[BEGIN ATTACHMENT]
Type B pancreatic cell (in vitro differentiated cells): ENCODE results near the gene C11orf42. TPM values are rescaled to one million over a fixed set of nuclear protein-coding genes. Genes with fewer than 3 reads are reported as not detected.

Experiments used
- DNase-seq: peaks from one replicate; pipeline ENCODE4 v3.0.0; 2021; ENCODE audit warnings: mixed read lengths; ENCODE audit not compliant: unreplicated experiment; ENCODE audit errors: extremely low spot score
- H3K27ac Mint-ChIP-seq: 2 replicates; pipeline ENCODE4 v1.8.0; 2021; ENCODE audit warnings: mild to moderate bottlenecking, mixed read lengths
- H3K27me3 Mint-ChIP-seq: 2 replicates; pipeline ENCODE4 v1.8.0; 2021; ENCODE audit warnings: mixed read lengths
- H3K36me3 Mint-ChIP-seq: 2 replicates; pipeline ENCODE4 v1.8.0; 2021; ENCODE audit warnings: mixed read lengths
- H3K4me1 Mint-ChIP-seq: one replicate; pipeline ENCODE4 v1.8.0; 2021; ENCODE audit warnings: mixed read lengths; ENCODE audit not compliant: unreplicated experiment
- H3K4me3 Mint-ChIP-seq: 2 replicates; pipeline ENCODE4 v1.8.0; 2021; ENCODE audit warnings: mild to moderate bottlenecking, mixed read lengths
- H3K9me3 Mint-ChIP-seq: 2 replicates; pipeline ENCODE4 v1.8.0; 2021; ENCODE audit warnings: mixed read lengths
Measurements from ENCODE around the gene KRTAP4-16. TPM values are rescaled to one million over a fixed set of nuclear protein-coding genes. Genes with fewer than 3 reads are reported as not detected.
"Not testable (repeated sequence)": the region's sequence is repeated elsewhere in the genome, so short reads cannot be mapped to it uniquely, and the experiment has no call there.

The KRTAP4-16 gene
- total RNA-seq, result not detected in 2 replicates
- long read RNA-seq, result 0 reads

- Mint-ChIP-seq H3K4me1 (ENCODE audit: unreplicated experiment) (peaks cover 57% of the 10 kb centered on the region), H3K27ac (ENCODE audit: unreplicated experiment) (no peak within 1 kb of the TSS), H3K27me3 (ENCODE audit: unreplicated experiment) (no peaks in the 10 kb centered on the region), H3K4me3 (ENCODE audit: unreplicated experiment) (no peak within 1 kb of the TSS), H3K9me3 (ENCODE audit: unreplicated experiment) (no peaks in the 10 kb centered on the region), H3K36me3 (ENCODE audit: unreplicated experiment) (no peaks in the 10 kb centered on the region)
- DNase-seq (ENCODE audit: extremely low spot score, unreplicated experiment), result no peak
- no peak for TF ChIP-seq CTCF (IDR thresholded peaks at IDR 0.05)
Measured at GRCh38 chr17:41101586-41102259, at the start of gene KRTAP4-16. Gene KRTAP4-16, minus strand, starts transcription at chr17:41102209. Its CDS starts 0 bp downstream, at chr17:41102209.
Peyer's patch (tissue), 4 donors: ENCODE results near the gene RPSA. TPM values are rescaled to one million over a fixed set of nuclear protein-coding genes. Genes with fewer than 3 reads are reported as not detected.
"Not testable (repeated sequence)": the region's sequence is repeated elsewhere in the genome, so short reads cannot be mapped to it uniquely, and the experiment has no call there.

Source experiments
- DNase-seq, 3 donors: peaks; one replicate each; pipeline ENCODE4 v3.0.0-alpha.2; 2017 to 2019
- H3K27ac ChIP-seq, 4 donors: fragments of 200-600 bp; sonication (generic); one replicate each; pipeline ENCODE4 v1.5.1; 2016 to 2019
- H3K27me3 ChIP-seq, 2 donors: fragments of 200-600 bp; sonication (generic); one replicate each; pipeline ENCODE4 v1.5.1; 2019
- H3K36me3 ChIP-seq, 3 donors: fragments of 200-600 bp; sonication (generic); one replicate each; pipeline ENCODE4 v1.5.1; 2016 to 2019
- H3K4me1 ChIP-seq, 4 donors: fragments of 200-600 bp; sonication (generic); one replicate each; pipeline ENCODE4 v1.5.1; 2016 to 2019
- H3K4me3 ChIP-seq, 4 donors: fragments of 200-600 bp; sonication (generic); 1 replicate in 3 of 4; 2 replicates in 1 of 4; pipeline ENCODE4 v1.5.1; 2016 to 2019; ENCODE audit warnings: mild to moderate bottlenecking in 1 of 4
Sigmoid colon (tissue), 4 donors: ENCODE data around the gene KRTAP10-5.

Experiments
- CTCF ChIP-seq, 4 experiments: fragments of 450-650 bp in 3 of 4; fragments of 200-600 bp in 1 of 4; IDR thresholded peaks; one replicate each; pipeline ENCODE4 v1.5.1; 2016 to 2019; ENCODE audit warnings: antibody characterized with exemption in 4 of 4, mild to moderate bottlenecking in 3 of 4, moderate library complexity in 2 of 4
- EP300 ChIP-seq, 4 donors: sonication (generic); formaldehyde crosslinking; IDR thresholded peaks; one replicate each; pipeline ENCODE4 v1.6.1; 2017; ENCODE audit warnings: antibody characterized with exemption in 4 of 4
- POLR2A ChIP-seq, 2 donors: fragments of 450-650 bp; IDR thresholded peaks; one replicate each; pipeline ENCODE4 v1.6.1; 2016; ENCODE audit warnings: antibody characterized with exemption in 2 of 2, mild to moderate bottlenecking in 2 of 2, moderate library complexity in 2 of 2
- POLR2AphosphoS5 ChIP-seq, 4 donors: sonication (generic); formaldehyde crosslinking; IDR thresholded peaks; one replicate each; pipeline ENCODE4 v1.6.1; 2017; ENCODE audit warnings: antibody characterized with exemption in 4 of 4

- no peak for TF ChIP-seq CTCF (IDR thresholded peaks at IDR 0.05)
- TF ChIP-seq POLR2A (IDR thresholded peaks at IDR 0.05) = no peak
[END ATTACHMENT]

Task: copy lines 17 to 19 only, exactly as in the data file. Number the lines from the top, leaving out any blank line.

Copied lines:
- no peak for TF ChIP-seq CTCF (IDR thresholded peaks at IDR 0.05)
Measured at GRCh38 chr17:41101586-41102259, at the start of gene KRTAP4-16. Gene KRTAP4-16, minus strand, starts transcription at chr17:41102209. Its CDS starts 0 bp downstream, at chr17:41102209.
Peyer's patch (tissue), 4 donors: ENCODE results near the gene RPSA. TPM values are rescaled to one million over a fixed set of nuclear protein-coding genes. Genes with fewer than 3 reads are reported as not detected.